Tester Votes to Safeguard IVF, Protect Montanans’ Freedom to Start or Grow Their Family

Senator is only member of Montana’s delegation to support the Right to IVF Act which would establish legal right to access in-vitro fertilization

Continuing his longstanding efforts to protect Montanans’ freedom and privacy to make their own personal health care decisions, U.S. Senator Jon Tester today voted for legislation that would safeguard Montana women’s access to in-vitro fertilization (IVF) and other assisted reproductive technology.

The Right to IVF Act would establish a legal right to access IVF and other assisted reproductive services, overriding any state effort to limit or ban such access and ensuring no Montanan is prevented from trying to start or grow their family. It also includes provisions from previous Tester-backed legislation that would help more veterans and servicemembers get the critical fertility services they need to start or grow their families.

“Being a father and a grandfather is one of the greatest joys in my life, and I believe every Montana woman and family should have the freedom to start or grow their own family,” said Tester. “That’s why I’m proud to have voted to safeguard Montanans, servicemembers, and veterans’ access to in-vitro fertilization and will continue to support women’s freedom to make their own health care decisions.”

Tester has led the fight to ensure that Montana women have access to safe and effective health care. In addition to co-sponsoring the Right to IVF Act, Tester is a co-sponsor of the Veteran Families Health Services Act which would protect and expand the fertility treatment and family-building services that are covered under veterans and servicemembers’ health care.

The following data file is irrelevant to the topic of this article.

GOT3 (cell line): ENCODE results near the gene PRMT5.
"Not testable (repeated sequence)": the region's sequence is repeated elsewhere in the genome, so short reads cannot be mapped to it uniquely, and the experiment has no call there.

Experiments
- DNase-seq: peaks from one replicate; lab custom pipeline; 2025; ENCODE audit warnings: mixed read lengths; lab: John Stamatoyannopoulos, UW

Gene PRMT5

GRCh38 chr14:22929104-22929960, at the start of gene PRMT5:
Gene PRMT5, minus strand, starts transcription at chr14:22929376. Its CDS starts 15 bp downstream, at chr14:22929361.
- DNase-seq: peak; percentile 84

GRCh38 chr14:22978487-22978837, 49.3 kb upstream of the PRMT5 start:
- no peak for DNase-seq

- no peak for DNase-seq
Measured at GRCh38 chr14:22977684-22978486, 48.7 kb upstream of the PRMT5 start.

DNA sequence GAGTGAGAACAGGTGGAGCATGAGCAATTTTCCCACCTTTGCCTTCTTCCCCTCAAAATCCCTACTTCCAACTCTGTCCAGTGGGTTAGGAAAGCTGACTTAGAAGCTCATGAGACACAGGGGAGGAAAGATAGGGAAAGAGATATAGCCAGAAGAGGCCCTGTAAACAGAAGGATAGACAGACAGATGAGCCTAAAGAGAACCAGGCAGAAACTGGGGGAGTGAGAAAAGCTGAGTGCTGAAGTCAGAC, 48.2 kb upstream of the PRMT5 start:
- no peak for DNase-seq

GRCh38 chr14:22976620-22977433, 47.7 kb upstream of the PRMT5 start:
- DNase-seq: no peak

Last week, Tester voted for legislation that would protect Montanans’ right to access and provide contraception.

Earlier today, Tester issued a statement in response to the Supreme Court declining to restrict access to the medication Mifepristone. Tester signed onto bicameral amicus briefs calling on the Supreme Court to reject a decision that would restrict access to mifepristone.

Tester also joined a brief calling for the Court to affirm access to emergency stabilizing care for women in states with bans on reproductive care, which the Court is also expected to rule on in the coming weeks. Last year, Tester sent a letter to Walgreens and CVS’ executives pressing the companies to take immediate action to ensure that all women, including those in rural areas like Montana, have access to safe and effective health care. Tester’s letter came in response to Walgreens’ decision limiting the sale of mifepristone and misoprostol, even in states like Montana where the medications are legal. Tester’s pushback was successful – after sending his letter, CVS and Walgreens announced they planned to become certified and offer mifepristone and misoprostol in states like Montana where laws would allow pharmacies to dispense it.

Tester is a strong supporter of the Women’s Health Protection Act, which would guarantee the right to privacy for women making personal healthcare decisions by codifying Roe v. Wade.


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